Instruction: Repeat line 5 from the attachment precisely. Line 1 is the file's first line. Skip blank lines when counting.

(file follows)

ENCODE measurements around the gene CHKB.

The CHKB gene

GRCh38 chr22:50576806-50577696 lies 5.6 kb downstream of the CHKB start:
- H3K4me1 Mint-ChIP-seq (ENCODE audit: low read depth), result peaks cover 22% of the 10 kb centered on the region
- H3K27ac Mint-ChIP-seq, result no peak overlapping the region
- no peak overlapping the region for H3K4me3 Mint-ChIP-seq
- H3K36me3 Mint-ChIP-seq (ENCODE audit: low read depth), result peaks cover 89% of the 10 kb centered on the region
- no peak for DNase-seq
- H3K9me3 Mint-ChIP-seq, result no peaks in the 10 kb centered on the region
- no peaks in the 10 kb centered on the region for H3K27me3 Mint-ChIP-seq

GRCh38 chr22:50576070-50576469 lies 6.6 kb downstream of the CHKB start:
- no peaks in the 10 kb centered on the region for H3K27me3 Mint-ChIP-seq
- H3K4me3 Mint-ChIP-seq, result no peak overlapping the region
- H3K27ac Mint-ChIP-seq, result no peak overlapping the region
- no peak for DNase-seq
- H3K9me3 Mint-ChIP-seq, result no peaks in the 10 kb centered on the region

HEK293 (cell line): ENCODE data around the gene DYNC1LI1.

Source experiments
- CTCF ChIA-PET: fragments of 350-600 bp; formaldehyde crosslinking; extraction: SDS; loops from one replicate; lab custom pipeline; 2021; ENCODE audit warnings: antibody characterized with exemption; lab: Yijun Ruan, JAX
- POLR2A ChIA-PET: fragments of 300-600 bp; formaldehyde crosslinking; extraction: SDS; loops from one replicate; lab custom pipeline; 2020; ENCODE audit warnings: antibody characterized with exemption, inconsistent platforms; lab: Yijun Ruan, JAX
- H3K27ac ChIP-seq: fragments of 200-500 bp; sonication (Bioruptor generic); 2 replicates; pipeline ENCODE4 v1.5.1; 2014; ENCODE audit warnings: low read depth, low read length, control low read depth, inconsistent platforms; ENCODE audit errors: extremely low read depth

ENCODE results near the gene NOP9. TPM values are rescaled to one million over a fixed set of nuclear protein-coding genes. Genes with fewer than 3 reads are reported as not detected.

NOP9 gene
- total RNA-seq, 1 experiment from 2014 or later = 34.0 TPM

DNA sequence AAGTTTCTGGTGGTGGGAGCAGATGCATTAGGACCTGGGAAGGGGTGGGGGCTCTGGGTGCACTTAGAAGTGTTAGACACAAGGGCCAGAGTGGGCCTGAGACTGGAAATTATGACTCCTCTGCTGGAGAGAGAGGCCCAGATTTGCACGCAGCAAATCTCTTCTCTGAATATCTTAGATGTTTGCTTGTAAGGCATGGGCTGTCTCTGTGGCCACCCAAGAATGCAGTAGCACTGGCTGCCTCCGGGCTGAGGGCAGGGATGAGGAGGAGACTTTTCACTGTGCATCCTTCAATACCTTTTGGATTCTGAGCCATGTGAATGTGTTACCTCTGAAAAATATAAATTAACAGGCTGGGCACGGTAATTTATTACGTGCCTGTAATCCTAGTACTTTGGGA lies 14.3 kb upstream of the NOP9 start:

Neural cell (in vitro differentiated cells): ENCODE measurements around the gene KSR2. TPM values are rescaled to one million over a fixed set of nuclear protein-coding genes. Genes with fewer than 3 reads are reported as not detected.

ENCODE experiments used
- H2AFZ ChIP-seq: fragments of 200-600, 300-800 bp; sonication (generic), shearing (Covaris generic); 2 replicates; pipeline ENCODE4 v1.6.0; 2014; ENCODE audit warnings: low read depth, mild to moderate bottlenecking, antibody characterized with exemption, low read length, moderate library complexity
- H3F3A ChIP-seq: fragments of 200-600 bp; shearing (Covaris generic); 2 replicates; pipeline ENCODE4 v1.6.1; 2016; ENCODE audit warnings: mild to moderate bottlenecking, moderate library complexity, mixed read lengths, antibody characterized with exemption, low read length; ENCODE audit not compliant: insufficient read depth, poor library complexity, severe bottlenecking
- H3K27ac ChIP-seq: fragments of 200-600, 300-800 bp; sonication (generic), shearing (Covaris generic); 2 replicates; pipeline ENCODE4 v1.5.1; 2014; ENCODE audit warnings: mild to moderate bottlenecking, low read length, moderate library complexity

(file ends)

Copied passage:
- H3K27ac Mint-ChIP-seq, result no peak overlapping the region